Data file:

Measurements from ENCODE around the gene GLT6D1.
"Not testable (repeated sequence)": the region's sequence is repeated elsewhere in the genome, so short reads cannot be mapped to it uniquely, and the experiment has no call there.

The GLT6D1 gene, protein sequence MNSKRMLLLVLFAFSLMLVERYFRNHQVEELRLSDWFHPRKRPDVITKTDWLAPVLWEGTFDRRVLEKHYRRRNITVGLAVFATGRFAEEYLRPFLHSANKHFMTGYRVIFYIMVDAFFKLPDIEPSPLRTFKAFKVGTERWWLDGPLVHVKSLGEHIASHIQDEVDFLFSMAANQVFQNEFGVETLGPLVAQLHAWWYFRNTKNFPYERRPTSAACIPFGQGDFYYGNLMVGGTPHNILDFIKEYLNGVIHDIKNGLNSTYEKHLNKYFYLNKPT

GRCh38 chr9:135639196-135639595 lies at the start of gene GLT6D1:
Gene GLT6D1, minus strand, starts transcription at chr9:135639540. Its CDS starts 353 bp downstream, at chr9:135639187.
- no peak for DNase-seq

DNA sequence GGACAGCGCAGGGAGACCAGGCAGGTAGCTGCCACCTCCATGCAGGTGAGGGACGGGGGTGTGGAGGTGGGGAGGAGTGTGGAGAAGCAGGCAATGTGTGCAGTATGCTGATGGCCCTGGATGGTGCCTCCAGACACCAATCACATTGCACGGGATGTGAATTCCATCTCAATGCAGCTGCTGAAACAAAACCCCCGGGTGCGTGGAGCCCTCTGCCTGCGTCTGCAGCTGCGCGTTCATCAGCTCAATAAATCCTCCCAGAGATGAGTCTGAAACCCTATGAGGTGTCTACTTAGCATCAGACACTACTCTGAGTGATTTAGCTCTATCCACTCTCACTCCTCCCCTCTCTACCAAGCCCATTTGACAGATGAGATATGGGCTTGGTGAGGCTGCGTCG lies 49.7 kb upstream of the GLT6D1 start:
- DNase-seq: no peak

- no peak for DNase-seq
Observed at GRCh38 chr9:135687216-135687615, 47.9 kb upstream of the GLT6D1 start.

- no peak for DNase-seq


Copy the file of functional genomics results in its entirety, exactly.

Measurements from ENCODE around the gene GLT6D1.
"Not testable (repeated sequence)": the region's sequence is repeated elsewhere in the genome, so short reads cannot be mapped to it uniquely, and the experiment has no call there.

The GLT6D1 gene, protein sequence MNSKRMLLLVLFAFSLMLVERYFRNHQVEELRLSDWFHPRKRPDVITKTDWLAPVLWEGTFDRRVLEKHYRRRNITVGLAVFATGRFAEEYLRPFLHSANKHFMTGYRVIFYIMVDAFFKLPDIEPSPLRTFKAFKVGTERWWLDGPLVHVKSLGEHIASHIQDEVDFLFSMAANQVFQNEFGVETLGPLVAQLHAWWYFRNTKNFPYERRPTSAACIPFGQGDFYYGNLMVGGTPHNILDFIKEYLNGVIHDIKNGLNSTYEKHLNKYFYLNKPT

GRCh38 chr9:135639196-135639595 lies at the start of gene GLT6D1:
Gene GLT6D1, minus strand, starts transcription at chr9:135639540. Its CDS starts 353 bp downstream, at chr9:135639187.
- no peak for DNase-seq

DNA sequence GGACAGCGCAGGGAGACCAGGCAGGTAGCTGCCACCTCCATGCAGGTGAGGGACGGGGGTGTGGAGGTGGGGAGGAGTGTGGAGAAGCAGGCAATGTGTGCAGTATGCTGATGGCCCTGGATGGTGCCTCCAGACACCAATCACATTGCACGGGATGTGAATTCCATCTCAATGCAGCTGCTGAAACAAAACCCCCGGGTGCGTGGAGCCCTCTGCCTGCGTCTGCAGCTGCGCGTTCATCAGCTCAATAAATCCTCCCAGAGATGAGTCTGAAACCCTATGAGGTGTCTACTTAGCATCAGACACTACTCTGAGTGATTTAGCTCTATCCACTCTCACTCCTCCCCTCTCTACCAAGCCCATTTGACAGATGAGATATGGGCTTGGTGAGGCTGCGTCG lies 49.7 kb upstream of the GLT6D1 start:
- DNase-seq: no peak

- no peak for DNase-seq
Observed at GRCh38 chr9:135687216-135687615, 47.9 kb upstream of the GLT6D1 start.

- no peak for DNase-seq